Next Step

IKEA and H&M Group will now use the study's findings to encourage industry peers towards increased use of recycled textiles. The results can also be used as a case study to encourage the creation of a unanimous hazard assessment methodology for chemicals used in the production of textiles.

H&M Group believes the study will help increase the number of recycled materials in its assortment. IKEA also sees significant opportunities in recycled cotton.

"Based on this study, we saw that cotton has low contamination and therefore big opportunities. With recycled cotton, we now have created a roadmap for moving the agenda, which is our main focus when it comes to recycled textiles. Now, we are focusing on deploying the roadmap. I believe that by having this study in place, we can take fact-based and faster decisions," says Mirjam.

Green Shoots

Using recycled textiles is not new for IKEA. A few months ago, IKEA launched FORTSKRIDA, a limited-edition sustainable collection in Italy, which used PET bottles and old jeans to create new cushion covers, curtains and colourful tablecloths. Our customers showed a lot of appreciation for this range.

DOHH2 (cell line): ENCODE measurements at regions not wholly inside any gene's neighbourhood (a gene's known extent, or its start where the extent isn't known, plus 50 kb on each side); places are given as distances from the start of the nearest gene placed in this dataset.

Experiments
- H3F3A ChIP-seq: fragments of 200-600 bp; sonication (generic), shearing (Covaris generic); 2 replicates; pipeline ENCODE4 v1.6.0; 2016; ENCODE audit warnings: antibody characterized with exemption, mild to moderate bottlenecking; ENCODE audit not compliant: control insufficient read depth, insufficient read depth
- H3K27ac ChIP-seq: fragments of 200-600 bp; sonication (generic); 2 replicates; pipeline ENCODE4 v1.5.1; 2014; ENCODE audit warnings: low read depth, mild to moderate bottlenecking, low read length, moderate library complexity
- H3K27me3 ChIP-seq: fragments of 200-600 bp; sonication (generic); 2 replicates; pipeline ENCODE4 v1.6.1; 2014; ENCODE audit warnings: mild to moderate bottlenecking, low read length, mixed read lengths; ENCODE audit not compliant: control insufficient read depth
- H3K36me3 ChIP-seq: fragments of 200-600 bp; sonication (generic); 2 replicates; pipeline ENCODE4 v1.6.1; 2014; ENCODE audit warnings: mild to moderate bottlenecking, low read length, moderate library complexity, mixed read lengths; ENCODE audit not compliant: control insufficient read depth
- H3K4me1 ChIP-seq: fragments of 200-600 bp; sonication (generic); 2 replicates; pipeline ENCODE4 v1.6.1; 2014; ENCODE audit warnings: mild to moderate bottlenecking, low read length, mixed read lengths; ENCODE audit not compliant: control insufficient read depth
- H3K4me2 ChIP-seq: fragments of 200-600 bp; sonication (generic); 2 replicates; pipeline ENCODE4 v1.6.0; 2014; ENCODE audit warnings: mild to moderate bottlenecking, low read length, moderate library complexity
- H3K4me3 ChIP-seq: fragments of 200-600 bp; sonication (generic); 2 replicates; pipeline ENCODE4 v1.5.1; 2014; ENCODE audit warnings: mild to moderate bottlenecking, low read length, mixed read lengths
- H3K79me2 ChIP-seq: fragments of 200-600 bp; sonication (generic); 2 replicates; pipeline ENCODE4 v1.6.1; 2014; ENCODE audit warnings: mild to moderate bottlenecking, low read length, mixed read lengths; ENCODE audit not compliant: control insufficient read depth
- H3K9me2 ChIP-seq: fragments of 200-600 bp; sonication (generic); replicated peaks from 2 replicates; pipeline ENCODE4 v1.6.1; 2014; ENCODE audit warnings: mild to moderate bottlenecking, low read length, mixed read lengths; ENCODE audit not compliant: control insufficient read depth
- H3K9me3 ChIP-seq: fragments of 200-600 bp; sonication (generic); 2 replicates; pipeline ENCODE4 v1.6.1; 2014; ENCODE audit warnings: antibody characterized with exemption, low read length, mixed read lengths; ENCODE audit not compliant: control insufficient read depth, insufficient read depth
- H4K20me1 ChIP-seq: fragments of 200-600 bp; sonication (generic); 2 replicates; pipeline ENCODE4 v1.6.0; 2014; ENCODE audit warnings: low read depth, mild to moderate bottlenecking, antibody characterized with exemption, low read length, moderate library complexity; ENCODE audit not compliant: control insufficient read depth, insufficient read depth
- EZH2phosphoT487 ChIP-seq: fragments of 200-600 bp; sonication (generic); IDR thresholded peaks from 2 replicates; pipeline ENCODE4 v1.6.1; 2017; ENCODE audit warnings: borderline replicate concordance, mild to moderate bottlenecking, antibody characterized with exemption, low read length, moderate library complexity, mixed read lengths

A pile of pillows next to a stool.
The FORTSKRIDA collection.

Recently, IKEA also introduced new covers made of recycled jeans for the much-loved KLIPPAN sofa in collaboration with MUD Jeans.

Do recycled textiles have a climate impact?

“Based on the data we have today, it’s indicated that climate impact will go down by at least 50 per cent by converting from virgin to recycled textile materials. In some cases, we estimate it to be even more. If we take recycled cotton as an example, we know that we can use less water and energy in the supply chain”, says Mirjam.


Are customers interested in products made of recycled material?

"Yes, we conduct global consumer surveys on a regular basis, and they tell us that a majority of people are interested in hearing about companies’ actions around making products from recycled materials, and about a third try to buy products made of recycled materials,” says Mirjam.